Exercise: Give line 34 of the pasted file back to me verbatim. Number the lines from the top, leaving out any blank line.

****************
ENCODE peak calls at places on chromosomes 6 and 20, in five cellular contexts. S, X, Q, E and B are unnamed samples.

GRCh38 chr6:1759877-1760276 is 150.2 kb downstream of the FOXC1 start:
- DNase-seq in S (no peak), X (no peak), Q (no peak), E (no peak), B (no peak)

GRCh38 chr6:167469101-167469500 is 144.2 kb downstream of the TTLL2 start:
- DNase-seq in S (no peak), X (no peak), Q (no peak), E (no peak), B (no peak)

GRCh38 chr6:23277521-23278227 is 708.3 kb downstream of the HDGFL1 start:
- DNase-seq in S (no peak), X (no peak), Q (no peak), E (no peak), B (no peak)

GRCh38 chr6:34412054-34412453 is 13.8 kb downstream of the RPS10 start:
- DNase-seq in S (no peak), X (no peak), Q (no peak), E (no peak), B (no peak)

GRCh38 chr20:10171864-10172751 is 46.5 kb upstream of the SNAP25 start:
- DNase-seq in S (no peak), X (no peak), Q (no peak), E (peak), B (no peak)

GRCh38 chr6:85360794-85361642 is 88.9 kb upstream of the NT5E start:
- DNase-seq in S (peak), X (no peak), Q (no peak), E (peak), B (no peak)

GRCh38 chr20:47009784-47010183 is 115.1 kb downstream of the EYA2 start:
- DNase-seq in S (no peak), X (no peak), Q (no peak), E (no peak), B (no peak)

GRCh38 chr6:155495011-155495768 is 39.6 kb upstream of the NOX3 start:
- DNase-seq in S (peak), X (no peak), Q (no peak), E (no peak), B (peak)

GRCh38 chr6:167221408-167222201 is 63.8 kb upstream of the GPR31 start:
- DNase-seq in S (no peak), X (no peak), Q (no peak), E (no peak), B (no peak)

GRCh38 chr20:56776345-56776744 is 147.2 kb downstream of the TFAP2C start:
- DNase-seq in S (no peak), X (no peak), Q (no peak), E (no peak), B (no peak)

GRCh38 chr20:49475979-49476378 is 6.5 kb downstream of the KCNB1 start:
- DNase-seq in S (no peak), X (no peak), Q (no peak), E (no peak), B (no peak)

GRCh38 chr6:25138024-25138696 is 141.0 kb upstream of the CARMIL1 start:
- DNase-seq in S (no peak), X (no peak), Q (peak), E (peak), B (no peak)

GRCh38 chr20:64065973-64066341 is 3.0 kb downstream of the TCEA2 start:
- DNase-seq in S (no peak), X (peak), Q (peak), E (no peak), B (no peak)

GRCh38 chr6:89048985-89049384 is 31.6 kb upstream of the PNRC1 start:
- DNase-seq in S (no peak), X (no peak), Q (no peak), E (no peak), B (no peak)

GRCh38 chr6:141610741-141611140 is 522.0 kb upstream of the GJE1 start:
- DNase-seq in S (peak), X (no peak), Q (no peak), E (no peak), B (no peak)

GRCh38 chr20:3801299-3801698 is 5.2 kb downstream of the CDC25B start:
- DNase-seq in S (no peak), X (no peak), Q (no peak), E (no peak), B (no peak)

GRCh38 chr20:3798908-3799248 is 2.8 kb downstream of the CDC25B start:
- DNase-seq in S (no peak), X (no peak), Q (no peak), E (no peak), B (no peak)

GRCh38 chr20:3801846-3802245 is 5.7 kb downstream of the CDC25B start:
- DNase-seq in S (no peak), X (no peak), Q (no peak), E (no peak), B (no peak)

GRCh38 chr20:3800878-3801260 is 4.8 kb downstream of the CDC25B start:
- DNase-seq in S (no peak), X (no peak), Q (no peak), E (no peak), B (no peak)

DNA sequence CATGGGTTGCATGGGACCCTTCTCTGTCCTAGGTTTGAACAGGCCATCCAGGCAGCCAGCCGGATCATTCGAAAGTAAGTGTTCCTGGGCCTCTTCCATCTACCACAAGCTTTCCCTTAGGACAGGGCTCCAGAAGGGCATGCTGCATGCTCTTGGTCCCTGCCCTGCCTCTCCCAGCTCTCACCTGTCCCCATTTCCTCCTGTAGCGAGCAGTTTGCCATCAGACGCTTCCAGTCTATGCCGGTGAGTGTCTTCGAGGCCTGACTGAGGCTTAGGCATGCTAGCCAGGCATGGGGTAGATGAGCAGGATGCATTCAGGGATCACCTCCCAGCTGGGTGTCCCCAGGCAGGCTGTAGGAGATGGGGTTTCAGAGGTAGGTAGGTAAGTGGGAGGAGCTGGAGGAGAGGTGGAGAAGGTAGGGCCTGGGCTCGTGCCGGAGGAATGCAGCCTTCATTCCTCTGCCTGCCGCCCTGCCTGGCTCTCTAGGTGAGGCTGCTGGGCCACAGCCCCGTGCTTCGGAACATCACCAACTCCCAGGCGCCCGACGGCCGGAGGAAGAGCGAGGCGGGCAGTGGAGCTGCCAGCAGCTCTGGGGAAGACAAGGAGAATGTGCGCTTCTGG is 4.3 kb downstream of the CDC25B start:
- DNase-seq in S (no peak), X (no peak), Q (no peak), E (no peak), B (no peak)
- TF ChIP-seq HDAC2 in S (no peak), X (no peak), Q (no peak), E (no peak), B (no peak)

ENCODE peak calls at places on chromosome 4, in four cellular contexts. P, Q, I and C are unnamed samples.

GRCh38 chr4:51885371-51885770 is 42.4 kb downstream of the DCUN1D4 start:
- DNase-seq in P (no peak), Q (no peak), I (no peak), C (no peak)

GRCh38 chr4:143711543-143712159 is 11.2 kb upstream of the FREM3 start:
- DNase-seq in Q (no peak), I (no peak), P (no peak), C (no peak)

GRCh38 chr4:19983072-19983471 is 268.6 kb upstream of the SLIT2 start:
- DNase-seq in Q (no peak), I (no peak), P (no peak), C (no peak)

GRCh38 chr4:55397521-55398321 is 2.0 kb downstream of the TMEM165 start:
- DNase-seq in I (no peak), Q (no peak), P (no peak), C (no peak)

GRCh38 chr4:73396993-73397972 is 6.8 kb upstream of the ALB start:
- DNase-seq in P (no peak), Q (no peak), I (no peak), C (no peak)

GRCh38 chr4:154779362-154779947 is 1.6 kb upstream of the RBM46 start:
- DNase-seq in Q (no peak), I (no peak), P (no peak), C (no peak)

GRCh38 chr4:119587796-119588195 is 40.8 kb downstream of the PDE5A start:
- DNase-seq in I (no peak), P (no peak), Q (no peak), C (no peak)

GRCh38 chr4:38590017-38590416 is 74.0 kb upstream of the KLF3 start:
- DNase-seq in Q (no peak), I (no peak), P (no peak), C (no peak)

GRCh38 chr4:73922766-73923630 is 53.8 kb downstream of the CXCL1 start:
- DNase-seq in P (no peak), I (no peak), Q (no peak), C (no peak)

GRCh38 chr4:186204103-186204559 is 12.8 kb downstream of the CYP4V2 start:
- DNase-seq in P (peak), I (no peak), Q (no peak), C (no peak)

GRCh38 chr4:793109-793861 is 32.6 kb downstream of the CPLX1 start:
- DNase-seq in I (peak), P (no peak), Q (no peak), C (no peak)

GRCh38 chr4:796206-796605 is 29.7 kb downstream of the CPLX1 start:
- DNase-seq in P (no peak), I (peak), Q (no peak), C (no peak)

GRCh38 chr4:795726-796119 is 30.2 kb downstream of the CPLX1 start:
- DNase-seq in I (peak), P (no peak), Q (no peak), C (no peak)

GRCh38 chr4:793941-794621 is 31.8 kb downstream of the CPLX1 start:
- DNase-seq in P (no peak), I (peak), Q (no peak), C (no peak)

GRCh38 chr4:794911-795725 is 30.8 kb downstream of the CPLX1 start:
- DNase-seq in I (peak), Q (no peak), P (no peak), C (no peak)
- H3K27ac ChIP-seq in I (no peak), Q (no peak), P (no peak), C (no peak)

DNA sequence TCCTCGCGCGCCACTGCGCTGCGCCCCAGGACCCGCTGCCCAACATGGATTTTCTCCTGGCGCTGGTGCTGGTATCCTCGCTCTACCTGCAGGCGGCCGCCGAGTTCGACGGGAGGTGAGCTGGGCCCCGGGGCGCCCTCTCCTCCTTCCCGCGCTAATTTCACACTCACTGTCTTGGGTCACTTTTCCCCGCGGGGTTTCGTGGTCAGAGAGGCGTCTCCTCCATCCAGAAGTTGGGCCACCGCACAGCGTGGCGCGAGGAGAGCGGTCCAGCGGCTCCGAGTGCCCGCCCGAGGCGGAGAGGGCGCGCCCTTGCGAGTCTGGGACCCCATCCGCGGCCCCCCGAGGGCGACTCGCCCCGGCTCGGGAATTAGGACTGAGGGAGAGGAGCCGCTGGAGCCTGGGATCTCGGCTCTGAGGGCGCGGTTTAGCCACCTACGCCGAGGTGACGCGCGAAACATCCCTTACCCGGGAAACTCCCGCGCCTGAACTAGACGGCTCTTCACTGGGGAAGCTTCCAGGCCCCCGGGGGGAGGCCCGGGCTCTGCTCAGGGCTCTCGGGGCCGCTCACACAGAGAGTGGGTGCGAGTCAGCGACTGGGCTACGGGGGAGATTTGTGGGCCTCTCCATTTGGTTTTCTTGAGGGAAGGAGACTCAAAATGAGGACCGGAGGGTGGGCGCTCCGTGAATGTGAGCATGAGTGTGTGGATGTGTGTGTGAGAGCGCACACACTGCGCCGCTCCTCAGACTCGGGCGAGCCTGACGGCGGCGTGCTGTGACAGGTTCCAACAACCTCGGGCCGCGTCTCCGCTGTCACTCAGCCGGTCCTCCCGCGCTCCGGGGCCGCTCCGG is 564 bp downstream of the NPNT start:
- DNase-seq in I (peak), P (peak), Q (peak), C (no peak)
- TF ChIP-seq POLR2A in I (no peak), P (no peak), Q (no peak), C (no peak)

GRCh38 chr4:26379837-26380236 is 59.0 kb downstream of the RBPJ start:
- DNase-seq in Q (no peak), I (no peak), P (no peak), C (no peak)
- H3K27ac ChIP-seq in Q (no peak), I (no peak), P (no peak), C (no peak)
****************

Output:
GRCh38 chr20:3798908-3799248 is 2.8 kb downstream of the CDC25B start: